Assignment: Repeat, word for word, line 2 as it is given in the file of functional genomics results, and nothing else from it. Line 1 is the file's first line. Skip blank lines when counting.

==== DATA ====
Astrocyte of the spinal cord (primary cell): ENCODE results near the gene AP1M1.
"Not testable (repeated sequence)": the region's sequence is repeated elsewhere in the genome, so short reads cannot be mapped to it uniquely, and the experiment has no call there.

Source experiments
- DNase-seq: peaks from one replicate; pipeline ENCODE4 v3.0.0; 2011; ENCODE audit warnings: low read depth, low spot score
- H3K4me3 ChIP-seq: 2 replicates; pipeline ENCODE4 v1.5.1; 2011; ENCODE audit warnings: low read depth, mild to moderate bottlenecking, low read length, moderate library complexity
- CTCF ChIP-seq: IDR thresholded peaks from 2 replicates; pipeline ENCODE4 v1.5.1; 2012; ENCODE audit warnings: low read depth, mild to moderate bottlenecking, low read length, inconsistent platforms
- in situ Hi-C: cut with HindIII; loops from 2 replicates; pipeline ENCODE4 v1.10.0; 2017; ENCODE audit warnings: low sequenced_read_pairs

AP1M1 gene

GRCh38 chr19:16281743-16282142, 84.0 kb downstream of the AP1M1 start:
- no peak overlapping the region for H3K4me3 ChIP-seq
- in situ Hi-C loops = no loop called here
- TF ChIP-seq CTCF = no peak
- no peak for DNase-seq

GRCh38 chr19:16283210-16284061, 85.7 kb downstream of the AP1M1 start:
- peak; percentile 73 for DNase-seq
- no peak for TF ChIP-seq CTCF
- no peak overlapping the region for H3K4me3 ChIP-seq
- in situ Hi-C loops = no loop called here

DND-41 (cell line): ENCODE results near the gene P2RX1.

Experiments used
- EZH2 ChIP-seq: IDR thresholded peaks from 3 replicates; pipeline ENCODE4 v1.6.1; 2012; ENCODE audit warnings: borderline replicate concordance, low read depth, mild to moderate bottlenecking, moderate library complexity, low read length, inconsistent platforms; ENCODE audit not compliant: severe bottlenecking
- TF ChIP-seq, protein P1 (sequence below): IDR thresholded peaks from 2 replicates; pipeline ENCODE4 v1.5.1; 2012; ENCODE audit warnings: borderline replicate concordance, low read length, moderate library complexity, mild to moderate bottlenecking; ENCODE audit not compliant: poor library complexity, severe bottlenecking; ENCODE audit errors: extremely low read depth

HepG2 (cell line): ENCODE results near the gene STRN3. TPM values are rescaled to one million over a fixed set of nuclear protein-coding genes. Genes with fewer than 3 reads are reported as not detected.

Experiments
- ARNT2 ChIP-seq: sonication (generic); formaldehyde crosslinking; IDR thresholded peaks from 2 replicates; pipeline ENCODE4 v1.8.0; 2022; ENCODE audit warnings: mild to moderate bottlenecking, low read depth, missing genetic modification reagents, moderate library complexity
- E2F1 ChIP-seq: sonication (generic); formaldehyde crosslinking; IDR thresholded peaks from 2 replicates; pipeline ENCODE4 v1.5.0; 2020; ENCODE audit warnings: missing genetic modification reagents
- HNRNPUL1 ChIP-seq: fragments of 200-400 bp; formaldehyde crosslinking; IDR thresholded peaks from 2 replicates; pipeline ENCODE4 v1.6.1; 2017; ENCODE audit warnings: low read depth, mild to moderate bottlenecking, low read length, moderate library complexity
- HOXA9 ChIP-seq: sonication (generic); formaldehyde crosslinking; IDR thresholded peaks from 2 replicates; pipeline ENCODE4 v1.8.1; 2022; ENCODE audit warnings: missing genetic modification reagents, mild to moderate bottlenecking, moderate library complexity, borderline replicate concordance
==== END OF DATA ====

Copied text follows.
"Not testable (repeated sequence)": the region's sequence is repeated elsewhere in the genome, so short reads cannot be mapped to it uniquely, and the experiment has no call there.